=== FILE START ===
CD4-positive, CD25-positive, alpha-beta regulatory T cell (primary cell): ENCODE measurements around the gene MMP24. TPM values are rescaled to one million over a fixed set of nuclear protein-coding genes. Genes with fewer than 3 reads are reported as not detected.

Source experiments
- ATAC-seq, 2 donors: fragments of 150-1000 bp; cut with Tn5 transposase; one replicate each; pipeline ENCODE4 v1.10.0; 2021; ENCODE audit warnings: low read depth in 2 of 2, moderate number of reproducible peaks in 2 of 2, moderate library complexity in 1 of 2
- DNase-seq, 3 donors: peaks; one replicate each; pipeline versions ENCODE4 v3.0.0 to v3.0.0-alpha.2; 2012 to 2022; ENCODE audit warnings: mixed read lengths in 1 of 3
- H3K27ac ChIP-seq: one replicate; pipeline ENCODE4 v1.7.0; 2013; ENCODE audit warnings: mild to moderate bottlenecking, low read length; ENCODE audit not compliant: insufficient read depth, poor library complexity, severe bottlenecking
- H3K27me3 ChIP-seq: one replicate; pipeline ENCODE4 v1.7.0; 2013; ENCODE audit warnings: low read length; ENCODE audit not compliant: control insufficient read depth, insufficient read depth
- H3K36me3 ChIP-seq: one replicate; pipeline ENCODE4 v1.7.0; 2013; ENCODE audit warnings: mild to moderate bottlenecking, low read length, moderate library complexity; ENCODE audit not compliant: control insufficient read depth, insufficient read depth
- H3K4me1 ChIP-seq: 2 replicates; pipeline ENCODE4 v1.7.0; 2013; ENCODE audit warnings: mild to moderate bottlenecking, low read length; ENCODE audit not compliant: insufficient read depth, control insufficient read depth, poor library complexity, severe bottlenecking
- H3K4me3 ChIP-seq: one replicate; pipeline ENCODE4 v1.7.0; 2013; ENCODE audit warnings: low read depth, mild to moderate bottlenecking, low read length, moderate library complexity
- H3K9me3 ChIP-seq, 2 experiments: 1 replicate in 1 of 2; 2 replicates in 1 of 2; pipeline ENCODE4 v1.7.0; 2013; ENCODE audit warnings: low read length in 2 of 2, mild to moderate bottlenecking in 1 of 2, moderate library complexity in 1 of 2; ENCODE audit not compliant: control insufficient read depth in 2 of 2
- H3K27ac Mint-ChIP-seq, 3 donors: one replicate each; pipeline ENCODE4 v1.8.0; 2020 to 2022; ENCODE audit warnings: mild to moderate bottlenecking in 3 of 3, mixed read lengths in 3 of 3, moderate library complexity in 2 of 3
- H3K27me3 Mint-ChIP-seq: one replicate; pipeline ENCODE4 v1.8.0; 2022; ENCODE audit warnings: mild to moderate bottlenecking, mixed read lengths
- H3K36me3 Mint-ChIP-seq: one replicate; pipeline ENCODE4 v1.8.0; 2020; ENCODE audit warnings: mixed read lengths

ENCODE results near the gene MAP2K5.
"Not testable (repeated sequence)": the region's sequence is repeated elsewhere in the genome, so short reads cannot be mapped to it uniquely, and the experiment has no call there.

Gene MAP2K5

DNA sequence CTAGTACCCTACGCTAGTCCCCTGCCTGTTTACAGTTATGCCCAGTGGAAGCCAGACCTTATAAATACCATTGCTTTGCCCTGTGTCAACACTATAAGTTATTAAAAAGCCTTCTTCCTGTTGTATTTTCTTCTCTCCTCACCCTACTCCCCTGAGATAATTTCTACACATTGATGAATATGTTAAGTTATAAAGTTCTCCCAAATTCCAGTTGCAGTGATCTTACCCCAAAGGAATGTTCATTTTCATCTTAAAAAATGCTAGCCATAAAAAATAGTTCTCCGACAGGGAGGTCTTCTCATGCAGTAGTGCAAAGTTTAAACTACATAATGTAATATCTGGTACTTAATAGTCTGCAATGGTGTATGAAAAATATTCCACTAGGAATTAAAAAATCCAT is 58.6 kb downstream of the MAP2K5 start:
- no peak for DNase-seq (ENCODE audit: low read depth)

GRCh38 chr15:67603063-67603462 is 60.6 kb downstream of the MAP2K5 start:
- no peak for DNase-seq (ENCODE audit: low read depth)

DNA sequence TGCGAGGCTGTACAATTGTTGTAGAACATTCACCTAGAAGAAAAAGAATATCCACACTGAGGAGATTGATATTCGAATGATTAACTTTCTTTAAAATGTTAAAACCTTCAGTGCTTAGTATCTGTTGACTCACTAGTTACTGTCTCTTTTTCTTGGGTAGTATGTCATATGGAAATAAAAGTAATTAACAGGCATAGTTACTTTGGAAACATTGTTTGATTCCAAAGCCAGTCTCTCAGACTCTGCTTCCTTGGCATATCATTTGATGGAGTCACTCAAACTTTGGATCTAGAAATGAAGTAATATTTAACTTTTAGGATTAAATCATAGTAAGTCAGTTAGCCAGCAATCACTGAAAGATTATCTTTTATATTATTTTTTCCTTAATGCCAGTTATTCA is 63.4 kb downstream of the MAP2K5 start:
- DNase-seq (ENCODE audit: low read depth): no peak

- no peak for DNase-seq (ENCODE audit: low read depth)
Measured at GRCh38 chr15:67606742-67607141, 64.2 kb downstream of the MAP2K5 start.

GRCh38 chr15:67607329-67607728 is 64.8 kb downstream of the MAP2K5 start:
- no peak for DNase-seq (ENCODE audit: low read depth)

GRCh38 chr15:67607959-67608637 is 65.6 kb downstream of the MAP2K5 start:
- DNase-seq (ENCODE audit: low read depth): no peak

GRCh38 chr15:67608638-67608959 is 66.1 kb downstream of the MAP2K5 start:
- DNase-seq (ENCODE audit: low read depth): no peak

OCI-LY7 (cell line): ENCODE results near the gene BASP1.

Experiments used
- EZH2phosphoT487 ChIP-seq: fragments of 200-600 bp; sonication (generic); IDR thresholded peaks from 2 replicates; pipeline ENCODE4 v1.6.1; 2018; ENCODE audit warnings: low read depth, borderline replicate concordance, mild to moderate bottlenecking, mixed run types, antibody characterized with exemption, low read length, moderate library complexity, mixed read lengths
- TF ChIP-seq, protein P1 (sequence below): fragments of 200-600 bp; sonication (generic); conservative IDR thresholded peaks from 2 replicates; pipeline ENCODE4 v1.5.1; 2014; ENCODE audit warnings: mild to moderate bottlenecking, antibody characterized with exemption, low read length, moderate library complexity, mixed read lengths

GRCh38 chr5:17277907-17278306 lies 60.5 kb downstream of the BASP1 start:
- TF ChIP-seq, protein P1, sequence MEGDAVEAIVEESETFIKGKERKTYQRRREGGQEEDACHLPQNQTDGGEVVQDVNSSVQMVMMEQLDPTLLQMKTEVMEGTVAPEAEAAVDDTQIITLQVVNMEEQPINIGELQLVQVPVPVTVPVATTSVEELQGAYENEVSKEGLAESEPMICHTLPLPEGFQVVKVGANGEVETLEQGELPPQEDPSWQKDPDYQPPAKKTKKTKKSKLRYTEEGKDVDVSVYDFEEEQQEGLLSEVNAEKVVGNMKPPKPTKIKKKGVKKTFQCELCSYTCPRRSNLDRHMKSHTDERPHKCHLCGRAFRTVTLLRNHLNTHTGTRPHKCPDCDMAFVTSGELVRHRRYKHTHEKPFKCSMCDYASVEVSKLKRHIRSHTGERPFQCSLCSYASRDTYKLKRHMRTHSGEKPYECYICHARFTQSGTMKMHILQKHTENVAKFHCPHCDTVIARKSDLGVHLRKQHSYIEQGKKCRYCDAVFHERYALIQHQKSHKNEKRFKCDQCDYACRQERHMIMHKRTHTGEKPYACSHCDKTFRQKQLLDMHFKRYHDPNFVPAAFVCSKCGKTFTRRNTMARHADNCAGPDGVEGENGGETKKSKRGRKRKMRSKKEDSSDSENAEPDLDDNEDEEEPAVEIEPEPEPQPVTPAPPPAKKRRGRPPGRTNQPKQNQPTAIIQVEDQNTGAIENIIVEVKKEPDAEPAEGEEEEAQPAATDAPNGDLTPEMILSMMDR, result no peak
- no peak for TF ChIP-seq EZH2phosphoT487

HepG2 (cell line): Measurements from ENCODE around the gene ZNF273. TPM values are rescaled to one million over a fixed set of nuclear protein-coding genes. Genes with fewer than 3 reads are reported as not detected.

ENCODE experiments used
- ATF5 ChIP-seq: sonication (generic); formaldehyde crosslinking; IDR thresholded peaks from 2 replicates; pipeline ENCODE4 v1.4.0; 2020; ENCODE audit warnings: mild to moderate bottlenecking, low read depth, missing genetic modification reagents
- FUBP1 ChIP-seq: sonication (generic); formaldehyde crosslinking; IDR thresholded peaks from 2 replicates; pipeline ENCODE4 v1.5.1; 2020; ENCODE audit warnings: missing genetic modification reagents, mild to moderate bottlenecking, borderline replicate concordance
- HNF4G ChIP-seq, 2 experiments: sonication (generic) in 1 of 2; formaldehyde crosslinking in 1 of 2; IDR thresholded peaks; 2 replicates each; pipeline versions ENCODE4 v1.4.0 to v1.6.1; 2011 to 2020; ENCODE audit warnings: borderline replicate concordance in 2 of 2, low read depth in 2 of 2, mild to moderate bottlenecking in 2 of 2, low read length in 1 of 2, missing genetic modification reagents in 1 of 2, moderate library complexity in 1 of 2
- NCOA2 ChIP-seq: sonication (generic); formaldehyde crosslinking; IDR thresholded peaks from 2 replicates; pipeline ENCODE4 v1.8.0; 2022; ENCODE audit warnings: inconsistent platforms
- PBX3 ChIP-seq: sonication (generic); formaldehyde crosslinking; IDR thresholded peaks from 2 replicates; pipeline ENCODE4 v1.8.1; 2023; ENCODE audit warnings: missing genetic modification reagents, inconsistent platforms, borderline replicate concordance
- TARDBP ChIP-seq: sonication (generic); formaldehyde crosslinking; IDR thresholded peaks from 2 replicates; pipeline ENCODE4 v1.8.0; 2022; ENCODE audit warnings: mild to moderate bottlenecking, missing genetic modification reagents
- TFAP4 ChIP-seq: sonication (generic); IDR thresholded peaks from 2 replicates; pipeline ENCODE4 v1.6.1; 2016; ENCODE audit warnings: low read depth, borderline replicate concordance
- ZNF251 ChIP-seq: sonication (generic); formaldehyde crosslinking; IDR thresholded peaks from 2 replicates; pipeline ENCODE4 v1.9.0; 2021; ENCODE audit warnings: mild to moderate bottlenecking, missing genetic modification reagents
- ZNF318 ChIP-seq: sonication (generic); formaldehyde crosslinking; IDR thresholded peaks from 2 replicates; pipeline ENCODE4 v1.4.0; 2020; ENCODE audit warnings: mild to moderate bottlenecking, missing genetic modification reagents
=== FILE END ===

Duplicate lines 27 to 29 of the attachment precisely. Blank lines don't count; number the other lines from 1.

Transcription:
GRCh38 chr15:67607959-67608637 is 65.6 kb downstream of the MAP2K5 start:
- DNase-seq (ENCODE audit: low read depth): no peak

GRCh38 chr15:67608638-67608959 is 66.1 kb downstream of the MAP2K5 start: